Life and Medical Sciences
Cell & Developmental Biology
Wiley InterScience Backfile Collection 1832-2000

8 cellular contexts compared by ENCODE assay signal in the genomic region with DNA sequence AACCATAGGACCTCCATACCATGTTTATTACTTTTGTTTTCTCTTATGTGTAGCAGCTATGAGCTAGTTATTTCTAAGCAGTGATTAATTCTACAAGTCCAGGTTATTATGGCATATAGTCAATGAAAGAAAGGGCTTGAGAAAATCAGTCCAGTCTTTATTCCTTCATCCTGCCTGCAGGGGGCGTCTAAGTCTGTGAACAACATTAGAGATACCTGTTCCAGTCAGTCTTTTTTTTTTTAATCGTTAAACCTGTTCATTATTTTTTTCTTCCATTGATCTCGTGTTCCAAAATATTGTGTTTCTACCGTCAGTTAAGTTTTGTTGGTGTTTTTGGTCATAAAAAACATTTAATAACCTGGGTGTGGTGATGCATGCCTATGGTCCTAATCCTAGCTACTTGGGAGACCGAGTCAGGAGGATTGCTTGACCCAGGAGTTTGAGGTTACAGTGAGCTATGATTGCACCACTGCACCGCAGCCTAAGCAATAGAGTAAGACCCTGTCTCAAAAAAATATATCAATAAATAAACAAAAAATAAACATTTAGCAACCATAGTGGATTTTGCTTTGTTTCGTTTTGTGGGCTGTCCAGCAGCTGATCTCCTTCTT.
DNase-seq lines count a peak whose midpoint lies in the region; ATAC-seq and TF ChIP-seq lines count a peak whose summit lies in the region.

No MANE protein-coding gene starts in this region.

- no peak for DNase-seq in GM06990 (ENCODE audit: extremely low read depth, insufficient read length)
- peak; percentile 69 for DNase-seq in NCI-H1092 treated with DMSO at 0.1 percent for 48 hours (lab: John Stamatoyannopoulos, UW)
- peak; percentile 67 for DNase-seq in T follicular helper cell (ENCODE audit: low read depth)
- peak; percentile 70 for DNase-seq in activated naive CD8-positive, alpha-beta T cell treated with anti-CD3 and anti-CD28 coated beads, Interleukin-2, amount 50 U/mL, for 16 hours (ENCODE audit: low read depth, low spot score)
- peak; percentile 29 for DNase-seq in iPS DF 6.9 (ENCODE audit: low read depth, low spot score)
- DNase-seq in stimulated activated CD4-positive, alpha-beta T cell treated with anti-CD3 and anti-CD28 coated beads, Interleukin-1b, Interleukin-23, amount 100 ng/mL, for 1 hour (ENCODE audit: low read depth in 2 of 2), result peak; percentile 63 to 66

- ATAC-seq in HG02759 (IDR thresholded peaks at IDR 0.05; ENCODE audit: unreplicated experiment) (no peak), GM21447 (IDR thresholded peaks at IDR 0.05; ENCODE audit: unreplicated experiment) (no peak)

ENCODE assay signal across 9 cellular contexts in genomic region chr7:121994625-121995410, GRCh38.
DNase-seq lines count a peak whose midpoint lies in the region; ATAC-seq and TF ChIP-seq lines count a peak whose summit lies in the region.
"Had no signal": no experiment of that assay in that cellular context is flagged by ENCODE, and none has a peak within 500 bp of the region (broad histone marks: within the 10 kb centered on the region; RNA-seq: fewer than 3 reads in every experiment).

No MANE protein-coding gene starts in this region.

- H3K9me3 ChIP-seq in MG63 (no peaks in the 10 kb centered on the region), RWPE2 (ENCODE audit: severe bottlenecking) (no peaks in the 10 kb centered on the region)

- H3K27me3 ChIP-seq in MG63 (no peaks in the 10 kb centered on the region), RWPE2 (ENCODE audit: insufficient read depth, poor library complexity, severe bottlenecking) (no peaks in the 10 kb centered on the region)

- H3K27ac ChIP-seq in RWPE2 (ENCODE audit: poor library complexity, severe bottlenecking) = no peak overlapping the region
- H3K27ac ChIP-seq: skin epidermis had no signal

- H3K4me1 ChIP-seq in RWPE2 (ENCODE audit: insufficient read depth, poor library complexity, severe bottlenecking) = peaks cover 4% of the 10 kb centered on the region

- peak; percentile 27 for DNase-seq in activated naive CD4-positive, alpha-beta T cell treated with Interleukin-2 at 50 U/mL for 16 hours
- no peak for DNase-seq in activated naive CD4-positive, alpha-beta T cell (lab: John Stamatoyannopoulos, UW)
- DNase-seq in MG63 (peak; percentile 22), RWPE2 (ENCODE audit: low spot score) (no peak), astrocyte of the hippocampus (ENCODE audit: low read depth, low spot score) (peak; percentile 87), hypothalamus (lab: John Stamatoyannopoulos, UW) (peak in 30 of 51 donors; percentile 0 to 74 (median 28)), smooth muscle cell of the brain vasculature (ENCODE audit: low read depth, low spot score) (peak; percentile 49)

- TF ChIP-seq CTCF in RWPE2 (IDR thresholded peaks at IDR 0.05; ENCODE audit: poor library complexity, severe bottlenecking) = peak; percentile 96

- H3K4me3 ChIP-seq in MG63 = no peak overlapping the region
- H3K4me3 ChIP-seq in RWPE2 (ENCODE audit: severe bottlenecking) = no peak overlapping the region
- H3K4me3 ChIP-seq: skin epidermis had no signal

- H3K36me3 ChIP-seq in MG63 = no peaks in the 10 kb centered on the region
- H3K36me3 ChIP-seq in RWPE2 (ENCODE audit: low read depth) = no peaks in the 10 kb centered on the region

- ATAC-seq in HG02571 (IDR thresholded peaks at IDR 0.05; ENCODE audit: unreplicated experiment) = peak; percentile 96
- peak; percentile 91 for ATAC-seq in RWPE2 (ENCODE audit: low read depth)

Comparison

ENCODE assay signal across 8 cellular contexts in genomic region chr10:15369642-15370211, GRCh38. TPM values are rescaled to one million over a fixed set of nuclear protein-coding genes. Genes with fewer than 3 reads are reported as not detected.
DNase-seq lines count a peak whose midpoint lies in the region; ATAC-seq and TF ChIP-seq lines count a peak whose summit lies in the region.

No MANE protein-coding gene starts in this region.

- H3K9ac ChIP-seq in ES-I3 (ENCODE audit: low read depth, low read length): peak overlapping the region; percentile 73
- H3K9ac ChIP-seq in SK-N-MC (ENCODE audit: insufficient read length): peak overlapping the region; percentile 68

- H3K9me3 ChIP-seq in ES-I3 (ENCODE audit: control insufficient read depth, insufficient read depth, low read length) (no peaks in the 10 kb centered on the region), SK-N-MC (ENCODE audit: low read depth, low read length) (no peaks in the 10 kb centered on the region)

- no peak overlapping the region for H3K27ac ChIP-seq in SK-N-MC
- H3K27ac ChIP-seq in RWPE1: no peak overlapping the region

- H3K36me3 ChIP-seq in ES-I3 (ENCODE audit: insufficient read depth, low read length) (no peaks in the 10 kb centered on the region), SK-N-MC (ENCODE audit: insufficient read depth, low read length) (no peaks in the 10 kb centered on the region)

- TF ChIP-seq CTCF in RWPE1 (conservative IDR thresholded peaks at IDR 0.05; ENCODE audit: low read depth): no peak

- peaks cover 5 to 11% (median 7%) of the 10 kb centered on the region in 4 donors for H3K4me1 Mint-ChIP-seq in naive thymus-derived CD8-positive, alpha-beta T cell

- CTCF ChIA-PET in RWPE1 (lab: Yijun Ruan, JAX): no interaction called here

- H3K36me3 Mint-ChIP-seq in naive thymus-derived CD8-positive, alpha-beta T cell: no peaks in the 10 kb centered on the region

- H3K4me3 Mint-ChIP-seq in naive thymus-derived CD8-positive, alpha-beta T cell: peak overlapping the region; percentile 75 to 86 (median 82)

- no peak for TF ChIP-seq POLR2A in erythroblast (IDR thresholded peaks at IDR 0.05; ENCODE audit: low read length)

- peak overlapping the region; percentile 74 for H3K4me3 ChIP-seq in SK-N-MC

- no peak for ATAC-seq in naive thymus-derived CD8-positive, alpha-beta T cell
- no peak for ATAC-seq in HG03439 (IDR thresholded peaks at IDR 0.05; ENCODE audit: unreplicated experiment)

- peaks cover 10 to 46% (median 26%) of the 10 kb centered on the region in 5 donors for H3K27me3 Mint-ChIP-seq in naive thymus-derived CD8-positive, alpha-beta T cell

Platelet-derived growth factor (PDGF) is mitogenic and chemotactic for vascular smooth muscle cells cultured in vitro, and, thus, may play a role in the smooth muscle cell proliferation and migration that occurs during atherosclerotic lesion development. Two related PDCF polypeptides, designated as the A and B chains, form functionally active PDGF-AA, AB, or BB dinners. The PDGF A- and B-chain genes are both transcribed in human umbilical vein endothelial (HUVE) cells and their expression is regulated by cytokines, growth factors, endotoxin, and phorbol ester. We reported previously that the angiogenic polypeptide heparin-binding growth factor (HBGF)-I induces PDGF A-chain gene expression, but does not affect PDGF B-chain gene expression. In this study, we determined whether mRNA stabilization contributed to this induction by measuring the half-life of PDGF A-chain mRNA in quiescent, HBGF-1-stimulated, and proliferating HUVE cells. PDGF A-chain mRNA levels increase when quiescent HUVE cells are treated with the protein synthesis inhibitor cycloheximide; therefore, the effect of cycloheximide on PDGF A-chain mRNA decay was also investigated. The half-life of PDGF A-chain transcripts in quiescent cells was ∼2.4 h and neither HBGF-1 nor cycloheximide significantly altered this decay rate. We also estimated the half-life of PDGF B-chain mRNA under the three different growth conditions and in the absence or presence of cycloheximide. The half-life in quiescent cells was ∼1.8 h and was unaffected by HBGF-1 or protein synthesis inhibition. Therefore, the PDGF mRNAs have similar decay rates in HUVE cells, even though the 3′ untranslated region of B-chain transcripts, but not A-chain transcripts, contains AU-rich sequence motifs postulated to confer rapid turnover in vivo.
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